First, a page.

1 posted on 06/06/2014 4:13:45 PM PDT by nickcarraway
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To: nickcarraway

My Grandmother knew. Her Cress salads were a legend in the family. At one time when I was a kid, there was a pristine spring across the road. But the cattle industry up the valley has turned that spring into a cholera trap.


2 posted on 06/06/2014 4:15:44 PM PDT by MHGinTN
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To: nickcarraway

The texture of them turn me off terribly.


3 posted on 06/06/2014 4:20:47 PM PDT by autumnraine
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To: nickcarraway

The list shows sweet potatos second from the bottom in nutritional value.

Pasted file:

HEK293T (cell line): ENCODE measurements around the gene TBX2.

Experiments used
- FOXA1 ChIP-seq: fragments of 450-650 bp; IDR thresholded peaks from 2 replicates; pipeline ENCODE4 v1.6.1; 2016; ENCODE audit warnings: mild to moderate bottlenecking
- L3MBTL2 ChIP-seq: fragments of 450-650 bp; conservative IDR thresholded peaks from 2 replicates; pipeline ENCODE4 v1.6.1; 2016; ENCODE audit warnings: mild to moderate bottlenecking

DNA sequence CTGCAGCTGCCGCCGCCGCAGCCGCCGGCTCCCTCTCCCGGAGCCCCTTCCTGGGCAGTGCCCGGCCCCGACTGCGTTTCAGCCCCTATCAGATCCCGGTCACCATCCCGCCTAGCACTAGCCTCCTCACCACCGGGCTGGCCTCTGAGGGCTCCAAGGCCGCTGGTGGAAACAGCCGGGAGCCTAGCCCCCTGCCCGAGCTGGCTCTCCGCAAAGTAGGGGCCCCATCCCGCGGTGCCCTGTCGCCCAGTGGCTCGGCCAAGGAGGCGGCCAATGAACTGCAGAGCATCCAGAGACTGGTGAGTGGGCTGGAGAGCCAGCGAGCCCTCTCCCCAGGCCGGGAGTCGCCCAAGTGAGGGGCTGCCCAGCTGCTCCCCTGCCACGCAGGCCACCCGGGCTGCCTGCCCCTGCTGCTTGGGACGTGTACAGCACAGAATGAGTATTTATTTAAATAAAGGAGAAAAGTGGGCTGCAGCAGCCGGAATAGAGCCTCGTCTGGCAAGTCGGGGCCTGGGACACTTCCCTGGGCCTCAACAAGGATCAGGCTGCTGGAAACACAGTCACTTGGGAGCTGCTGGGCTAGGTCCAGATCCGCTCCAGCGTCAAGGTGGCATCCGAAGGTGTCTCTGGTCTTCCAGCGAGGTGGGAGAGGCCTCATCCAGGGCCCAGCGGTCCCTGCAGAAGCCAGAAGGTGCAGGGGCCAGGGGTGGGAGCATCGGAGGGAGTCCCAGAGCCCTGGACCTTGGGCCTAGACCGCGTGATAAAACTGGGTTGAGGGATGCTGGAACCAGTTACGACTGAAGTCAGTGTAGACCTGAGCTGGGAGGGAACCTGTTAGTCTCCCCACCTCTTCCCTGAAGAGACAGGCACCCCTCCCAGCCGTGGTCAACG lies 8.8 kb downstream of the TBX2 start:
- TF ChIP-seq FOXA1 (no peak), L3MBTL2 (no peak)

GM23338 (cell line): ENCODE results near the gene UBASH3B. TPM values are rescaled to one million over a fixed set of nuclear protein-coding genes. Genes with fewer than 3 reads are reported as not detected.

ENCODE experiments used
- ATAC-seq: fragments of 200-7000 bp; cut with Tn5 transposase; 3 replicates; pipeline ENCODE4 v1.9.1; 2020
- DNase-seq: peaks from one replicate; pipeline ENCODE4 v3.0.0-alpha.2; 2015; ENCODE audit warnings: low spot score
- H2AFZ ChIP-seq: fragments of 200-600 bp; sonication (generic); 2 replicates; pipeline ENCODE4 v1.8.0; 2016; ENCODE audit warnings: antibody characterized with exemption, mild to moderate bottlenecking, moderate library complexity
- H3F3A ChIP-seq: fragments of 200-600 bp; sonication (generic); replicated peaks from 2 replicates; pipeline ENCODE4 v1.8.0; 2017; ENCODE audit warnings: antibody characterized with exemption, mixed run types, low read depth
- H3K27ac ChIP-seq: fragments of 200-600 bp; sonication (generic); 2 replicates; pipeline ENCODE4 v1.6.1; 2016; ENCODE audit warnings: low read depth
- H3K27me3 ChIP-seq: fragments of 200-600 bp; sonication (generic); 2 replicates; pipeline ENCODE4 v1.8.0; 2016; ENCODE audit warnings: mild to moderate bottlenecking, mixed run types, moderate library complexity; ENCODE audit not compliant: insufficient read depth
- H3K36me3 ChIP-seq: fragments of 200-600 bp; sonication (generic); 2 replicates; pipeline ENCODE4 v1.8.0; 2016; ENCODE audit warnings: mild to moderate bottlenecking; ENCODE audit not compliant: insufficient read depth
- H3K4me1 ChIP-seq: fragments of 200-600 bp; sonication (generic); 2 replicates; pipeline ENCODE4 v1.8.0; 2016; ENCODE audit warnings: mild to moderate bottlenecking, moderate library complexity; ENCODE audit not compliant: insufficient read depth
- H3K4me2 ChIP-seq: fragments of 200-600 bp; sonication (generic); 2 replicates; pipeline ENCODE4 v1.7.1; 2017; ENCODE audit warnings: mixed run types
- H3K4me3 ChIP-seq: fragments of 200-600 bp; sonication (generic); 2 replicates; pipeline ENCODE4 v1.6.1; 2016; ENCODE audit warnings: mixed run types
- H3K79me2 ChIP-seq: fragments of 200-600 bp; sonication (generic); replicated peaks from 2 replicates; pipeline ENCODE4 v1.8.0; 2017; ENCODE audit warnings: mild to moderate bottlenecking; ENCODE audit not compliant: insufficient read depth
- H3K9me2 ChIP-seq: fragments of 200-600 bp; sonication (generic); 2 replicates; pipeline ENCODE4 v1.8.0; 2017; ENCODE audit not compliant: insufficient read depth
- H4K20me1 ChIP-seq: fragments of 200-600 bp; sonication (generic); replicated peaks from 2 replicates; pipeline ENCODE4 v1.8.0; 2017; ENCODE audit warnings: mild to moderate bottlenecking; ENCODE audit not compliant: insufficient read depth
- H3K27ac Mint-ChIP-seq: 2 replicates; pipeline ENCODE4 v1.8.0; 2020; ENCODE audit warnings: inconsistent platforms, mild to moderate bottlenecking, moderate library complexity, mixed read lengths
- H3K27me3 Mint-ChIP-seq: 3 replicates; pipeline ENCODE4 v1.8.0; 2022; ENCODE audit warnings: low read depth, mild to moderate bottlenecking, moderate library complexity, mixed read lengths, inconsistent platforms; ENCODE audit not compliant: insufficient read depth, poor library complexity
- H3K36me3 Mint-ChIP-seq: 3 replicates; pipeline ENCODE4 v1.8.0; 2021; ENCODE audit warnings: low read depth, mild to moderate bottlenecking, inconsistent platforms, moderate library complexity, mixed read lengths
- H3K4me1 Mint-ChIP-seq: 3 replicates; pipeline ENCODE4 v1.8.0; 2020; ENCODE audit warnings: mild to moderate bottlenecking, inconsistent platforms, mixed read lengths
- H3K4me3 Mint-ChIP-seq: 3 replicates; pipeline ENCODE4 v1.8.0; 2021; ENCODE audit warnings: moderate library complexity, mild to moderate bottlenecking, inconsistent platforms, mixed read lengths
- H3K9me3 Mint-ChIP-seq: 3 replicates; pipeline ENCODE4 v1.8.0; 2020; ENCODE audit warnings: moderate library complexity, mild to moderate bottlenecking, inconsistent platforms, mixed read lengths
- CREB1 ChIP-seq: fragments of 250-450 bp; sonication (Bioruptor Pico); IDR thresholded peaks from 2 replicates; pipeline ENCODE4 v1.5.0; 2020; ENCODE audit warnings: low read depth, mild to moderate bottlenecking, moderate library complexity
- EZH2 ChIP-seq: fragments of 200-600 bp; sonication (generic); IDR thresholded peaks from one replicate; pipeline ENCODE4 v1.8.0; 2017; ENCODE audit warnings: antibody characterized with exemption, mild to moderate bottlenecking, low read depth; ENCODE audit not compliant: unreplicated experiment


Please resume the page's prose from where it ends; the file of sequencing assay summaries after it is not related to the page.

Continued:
Do a search on the nutrition of sweet potato and find it ranks highest in nutritional value.


4 posted on 06/06/2014 4:28:42 PM PDT by Cold Heart
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To: MHGinTN

My grandmother picked wild watercress too. Would take her children on little picnics by a very small river.


5 posted on 06/06/2014 4:30:32 PM PDT by PieterCasparzen (We have to fix things ourselves)
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To: nickcarraway

I can’t even find it here in Colorado, but I’ve only looked for it online. Might have to go to Sprouts, or something.


6 posted on 06/06/2014 4:42:08 PM PDT by RandallFlagg (Uninstall Fascist Firefox. Get Pale Moon.)